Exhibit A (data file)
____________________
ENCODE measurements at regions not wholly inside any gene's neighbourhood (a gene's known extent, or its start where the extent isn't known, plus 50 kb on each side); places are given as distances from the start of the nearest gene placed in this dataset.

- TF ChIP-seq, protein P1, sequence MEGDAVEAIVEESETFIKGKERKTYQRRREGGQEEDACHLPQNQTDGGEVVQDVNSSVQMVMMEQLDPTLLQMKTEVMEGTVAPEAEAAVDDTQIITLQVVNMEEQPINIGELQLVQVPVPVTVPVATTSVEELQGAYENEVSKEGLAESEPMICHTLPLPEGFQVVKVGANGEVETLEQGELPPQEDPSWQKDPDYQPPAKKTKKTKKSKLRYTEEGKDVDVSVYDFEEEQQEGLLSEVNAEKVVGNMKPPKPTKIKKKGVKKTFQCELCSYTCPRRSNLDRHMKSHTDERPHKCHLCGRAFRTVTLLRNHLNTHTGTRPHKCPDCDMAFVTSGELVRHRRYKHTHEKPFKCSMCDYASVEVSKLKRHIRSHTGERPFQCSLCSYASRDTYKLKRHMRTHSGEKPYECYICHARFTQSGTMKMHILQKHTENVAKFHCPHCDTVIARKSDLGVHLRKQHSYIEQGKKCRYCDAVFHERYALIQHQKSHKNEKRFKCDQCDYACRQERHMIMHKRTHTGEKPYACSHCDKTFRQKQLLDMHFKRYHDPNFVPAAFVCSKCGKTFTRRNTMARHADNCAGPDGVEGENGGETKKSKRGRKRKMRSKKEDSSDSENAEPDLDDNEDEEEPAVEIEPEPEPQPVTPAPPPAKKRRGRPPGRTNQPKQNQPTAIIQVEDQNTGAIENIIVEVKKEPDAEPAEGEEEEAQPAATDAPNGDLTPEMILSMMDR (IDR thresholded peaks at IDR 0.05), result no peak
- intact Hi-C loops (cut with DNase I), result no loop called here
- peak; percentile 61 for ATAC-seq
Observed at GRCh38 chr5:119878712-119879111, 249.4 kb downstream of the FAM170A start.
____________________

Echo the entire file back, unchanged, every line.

ENCODE measurements at regions not wholly inside any gene's neighbourhood (a gene's known extent, or its start where the extent isn't known, plus 50 kb on each side); places are given as distances from the start of the nearest gene placed in this dataset.

- TF ChIP-seq, protein P1, sequence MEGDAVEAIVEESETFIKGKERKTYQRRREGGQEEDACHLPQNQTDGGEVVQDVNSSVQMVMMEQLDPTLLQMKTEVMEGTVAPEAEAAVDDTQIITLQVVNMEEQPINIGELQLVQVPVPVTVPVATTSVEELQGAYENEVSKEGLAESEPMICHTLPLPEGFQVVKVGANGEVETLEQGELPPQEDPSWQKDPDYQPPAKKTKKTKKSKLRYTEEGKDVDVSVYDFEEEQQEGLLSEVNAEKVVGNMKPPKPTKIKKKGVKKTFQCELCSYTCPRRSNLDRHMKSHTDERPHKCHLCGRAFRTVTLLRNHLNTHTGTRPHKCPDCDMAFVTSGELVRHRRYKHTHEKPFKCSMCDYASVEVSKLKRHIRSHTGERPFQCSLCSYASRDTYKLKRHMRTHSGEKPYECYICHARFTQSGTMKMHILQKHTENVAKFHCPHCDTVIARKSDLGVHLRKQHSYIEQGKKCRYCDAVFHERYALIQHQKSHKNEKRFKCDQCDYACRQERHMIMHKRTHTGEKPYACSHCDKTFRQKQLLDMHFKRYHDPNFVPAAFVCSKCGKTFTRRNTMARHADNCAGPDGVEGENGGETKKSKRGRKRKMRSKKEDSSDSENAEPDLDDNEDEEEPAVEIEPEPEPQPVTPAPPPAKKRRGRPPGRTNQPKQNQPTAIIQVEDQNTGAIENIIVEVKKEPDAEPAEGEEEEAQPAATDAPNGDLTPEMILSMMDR (IDR thresholded peaks at IDR 0.05), result no peak
- intact Hi-C loops (cut with DNase I), result no loop called here
- peak; percentile 61 for ATAC-seq
Observed at GRCh38 chr5:119878712-119879111, 249.4 kb downstream of the FAM170A start.